Miscellaneous Mechanical Components
FILTERS AND STRAINERS
The flush source is then opened and the flow goes into the outlet of the strainer or filter, through
the strainer or filter, and exits the inlet to the backwash drain or waste tank, carrying the debris
The important information in this chapter is summarized below.
Filters and Strainers Summary
A cartridge filter may be a single cartridge or multi-cartridge filter. The
cartridges are cylinders that usually consist of a fiber yarn wound around a
perforated metal core. The liquid being filtered is forced through the yarn and
then through the perforations in the metal core to the filter outlet, which can be
at either end. This type of filter is used to remove fine particles in any flow
condition. Radioactive systems may use these because they are inexpensive and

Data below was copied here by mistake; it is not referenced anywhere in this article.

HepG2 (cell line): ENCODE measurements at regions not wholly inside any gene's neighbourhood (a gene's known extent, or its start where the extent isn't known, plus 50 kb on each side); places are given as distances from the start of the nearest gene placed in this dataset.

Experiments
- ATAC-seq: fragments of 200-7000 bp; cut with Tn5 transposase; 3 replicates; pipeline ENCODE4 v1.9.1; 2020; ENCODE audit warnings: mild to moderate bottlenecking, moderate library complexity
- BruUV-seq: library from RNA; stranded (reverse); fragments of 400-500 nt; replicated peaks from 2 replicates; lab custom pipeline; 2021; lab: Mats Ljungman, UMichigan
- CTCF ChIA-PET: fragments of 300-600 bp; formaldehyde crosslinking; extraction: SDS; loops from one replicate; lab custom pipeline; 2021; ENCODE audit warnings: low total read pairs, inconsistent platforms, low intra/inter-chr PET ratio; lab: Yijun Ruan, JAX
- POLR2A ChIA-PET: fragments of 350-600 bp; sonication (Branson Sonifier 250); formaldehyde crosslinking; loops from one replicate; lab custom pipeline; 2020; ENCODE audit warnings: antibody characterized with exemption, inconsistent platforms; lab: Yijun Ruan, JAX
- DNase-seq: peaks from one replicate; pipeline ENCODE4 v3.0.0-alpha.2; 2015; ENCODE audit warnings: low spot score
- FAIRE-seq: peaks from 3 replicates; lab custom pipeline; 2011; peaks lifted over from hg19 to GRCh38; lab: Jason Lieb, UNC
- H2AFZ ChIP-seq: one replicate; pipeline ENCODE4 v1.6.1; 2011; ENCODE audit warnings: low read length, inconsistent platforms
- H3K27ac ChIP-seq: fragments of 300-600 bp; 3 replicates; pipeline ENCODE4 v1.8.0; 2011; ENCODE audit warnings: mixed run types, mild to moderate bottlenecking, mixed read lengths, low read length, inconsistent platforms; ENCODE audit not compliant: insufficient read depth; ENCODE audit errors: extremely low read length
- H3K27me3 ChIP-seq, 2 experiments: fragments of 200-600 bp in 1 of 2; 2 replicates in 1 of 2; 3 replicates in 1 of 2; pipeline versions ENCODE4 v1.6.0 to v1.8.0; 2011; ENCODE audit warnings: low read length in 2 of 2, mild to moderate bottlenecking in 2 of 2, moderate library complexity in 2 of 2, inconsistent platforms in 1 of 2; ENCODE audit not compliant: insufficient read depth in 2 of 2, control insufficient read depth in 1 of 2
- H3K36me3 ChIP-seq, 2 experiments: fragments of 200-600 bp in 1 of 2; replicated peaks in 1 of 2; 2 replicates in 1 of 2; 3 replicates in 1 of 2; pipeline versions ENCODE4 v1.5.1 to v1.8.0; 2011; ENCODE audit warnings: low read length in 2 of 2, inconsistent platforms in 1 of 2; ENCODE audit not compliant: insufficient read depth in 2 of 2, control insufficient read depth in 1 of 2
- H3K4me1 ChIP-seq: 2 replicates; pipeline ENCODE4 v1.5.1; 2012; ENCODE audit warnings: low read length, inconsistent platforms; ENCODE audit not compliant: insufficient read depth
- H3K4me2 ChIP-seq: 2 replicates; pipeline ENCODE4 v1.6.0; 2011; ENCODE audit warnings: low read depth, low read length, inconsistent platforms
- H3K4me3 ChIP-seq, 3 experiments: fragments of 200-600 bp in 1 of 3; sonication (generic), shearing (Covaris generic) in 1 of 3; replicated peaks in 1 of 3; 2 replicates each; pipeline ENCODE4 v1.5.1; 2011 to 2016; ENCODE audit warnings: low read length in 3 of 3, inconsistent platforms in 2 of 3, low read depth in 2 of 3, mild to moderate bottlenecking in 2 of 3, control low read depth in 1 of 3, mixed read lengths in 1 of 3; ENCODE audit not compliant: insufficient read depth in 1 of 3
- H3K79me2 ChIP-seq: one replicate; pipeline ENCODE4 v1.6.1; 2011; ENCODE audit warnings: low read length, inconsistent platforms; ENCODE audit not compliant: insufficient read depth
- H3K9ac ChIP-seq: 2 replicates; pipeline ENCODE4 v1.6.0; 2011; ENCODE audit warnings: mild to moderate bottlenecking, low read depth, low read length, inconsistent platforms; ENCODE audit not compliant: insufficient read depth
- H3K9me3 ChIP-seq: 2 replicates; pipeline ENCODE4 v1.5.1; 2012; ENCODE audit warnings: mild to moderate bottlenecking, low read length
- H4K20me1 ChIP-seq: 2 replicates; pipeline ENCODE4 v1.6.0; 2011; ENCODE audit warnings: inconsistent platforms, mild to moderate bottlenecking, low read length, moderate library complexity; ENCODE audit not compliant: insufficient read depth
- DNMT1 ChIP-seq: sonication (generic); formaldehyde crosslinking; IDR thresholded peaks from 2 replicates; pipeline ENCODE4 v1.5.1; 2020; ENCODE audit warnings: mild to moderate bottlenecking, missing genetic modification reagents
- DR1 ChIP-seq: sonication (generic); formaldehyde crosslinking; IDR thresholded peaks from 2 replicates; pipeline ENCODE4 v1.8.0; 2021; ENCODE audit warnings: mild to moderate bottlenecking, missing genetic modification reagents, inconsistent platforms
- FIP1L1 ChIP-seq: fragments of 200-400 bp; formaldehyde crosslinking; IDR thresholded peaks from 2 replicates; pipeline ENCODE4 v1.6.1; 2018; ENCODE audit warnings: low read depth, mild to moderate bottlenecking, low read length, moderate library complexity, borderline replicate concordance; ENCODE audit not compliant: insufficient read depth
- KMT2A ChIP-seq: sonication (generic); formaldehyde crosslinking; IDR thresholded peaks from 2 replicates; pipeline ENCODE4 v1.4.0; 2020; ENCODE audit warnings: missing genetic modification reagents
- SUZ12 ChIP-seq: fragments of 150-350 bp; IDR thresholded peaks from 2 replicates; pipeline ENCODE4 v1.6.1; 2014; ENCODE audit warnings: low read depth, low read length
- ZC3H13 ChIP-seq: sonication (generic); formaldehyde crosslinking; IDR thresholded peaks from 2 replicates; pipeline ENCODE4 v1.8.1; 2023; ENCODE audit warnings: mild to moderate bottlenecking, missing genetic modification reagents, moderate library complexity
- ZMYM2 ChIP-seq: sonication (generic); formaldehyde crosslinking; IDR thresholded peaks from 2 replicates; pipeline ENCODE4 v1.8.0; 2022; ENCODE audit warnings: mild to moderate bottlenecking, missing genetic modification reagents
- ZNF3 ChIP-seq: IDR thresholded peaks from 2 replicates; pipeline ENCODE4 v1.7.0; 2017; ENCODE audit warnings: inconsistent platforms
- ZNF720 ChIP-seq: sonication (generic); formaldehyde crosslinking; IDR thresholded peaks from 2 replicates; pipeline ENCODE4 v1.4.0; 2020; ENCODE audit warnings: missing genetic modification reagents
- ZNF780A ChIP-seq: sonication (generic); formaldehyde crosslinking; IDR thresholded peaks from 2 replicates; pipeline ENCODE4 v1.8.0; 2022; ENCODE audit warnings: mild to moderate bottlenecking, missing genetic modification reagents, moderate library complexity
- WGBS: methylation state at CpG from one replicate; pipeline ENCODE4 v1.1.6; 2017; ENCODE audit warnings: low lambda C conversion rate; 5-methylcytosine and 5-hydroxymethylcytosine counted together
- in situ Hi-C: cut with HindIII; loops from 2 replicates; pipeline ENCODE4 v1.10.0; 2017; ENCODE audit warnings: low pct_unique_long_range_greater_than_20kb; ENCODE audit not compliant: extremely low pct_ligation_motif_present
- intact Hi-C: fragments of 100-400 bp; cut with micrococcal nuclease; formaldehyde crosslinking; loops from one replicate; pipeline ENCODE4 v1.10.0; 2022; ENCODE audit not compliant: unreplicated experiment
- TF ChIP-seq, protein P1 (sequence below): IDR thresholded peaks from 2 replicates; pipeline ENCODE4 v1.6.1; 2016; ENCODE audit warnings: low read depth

easy to replace.
Precoat filters consists of a filter housing that contains a bundle of septums,
(vertical tubes, on which the filter medium is deposited) usually made of
perforated or porous metal (normally stainless steel), porous stone, or porous
ceramic material. The filtering medium fibers may be finely divided diatomite,
perlite, asbestos, or cellulose. Diatomite, the least expensive medium, is used to
filter liquid waste that will be discharged from the plant. Cellulose is generally
used for processing water that will be returned to the reactor, because diatomite
can allow silica leaching.
A deep-bed filter is based on a support screen (decking), which is mounted a few
inches above the bottom of the tank. The screen is perforated to allow water to
flow through it. A coarse, aggregate layer of crushed rock or large lumps of
charcoal is placed on top of the screen, and the deep bed itself (2 to 4 feet of
granular anthracite or charcoal) is placed on top of the aggregate. This type of
filter is frequently used in raw water treatment.
The bucket strainer is literally a bucket to catch debris. The bucket can be
removed for cleaning by loosening the strongback screws, removing the cover,
and lifting the bucket out by its handle. It is usually used in systems expected to
have larger debris.